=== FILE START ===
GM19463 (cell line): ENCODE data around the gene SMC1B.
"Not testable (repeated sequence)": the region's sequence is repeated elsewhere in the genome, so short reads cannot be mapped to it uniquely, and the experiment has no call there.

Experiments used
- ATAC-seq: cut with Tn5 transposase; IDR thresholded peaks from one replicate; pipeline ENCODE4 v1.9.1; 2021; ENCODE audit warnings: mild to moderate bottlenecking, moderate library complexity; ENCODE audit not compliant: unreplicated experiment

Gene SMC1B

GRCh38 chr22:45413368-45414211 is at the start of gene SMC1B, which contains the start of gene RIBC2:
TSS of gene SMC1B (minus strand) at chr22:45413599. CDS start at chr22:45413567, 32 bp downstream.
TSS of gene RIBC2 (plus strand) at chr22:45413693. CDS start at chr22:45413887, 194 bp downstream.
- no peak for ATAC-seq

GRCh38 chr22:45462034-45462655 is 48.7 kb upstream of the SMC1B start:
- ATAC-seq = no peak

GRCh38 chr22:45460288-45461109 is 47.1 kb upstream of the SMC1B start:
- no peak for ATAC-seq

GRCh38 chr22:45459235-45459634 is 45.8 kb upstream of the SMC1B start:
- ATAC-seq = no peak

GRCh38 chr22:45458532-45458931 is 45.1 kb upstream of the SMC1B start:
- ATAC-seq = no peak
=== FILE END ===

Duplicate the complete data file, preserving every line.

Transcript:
GM19463 (cell line): ENCODE data around the gene SMC1B.
"Not testable (repeated sequence)": the region's sequence is repeated elsewhere in the genome, so short reads cannot be mapped to it uniquely, and the experiment has no call there.

Experiments used
- ATAC-seq: cut with Tn5 transposase; IDR thresholded peaks from one replicate; pipeline ENCODE4 v1.9.1; 2021; ENCODE audit warnings: mild to moderate bottlenecking, moderate library complexity; ENCODE audit not compliant: unreplicated experiment

Gene SMC1B

GRCh38 chr22:45413368-45414211 is at the start of gene SMC1B, which contains the start of gene RIBC2:
TSS of gene SMC1B (minus strand) at chr22:45413599. CDS start at chr22:45413567, 32 bp downstream.
TSS of gene RIBC2 (plus strand) at chr22:45413693. CDS start at chr22:45413887, 194 bp downstream.
- no peak for ATAC-seq

GRCh38 chr22:45462034-45462655 is 48.7 kb upstream of the SMC1B start:
- ATAC-seq = no peak

GRCh38 chr22:45460288-45461109 is 47.1 kb upstream of the SMC1B start:
- no peak for ATAC-seq

GRCh38 chr22:45459235-45459634 is 45.8 kb upstream of the SMC1B start:
- ATAC-seq = no peak

GRCh38 chr22:45458532-45458931 is 45.1 kb upstream of the SMC1B start:
- ATAC-seq = no peak